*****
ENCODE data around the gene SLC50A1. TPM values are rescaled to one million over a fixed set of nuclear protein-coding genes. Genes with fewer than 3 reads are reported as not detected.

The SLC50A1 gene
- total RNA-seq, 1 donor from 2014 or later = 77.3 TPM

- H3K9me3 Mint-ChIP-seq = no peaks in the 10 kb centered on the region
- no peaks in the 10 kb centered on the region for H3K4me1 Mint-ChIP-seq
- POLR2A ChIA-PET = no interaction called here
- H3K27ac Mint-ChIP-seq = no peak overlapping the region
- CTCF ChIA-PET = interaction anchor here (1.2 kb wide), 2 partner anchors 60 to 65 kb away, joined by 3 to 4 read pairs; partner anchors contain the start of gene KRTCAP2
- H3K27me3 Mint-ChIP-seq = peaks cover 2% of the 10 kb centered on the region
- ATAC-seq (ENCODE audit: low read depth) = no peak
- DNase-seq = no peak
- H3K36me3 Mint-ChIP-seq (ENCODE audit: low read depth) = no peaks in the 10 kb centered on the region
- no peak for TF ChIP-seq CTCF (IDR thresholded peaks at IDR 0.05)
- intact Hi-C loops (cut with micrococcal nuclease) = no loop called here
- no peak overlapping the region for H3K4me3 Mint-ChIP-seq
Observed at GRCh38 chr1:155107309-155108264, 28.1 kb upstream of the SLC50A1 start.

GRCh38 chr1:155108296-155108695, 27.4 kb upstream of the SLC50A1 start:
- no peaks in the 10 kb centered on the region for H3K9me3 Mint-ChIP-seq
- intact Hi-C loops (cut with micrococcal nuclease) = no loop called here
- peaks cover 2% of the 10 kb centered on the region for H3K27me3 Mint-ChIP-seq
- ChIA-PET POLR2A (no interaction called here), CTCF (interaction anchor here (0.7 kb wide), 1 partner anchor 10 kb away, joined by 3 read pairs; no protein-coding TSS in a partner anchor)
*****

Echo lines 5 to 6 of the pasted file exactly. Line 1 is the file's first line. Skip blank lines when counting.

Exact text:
- no peaks in the 10 kb centered on the region for H3K4me1 Mint-ChIP-seq
- POLR2A ChIA-PET = no interaction called here